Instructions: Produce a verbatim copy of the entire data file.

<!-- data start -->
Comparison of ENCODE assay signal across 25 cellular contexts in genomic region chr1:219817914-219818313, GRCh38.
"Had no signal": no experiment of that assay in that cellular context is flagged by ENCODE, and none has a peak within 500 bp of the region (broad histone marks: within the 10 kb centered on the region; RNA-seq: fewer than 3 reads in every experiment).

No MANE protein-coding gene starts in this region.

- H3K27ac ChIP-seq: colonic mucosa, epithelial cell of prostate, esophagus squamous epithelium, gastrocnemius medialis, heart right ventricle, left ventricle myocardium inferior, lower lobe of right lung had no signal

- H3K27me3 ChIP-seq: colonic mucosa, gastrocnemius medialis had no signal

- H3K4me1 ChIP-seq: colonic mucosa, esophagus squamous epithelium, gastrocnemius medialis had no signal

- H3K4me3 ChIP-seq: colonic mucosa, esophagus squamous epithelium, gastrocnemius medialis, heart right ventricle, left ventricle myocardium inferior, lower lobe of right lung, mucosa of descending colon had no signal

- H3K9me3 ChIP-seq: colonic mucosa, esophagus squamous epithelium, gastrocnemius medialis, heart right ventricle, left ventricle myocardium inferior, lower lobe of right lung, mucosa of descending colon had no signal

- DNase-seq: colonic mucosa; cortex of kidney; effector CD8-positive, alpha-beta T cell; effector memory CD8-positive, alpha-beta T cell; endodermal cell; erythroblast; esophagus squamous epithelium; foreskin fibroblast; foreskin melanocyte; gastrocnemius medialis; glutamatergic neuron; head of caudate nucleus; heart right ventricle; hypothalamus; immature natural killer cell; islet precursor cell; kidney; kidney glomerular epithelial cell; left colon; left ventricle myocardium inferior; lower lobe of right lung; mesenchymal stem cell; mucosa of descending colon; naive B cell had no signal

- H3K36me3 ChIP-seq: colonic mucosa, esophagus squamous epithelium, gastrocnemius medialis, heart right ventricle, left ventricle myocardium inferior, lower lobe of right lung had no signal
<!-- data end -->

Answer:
Comparison of ENCODE assay signal across 25 cellular contexts in genomic region chr1:219817914-219818313, GRCh38.
"Had no signal": no experiment of that assay in that cellular context is flagged by ENCODE, and none has a peak within 500 bp of the region (broad histone marks: within the 10 kb centered on the region; RNA-seq: fewer than 3 reads in every experiment).

No MANE protein-coding gene starts in this region.

- H3K27ac ChIP-seq: colonic mucosa, epithelial cell of prostate, esophagus squamous epithelium, gastrocnemius medialis, heart right ventricle, left ventricle myocardium inferior, lower lobe of right lung had no signal

- H3K27me3 ChIP-seq: colonic mucosa, gastrocnemius medialis had no signal

- H3K4me1 ChIP-seq: colonic mucosa, esophagus squamous epithelium, gastrocnemius medialis had no signal

- H3K4me3 ChIP-seq: colonic mucosa, esophagus squamous epithelium, gastrocnemius medialis, heart right ventricle, left ventricle myocardium inferior, lower lobe of right lung, mucosa of descending colon had no signal

- H3K9me3 ChIP-seq: colonic mucosa, esophagus squamous epithelium, gastrocnemius medialis, heart right ventricle, left ventricle myocardium inferior, lower lobe of right lung, mucosa of descending colon had no signal

- DNase-seq: colonic mucosa; cortex of kidney; effector CD8-positive, alpha-beta T cell; effector memory CD8-positive, alpha-beta T cell; endodermal cell; erythroblast; esophagus squamous epithelium; foreskin fibroblast; foreskin melanocyte; gastrocnemius medialis; glutamatergic neuron; head of caudate nucleus; heart right ventricle; hypothalamus; immature natural killer cell; islet precursor cell; kidney; kidney glomerular epithelial cell; left colon; left ventricle myocardium inferior; lower lobe of right lung; mesenchymal stem cell; mucosa of descending colon; naive B cell had no signal

- H3K36me3 ChIP-seq: colonic mucosa, esophagus squamous epithelium, gastrocnemius medialis, heart right ventricle, left ventricle myocardium inferior, lower lobe of right lung had no signal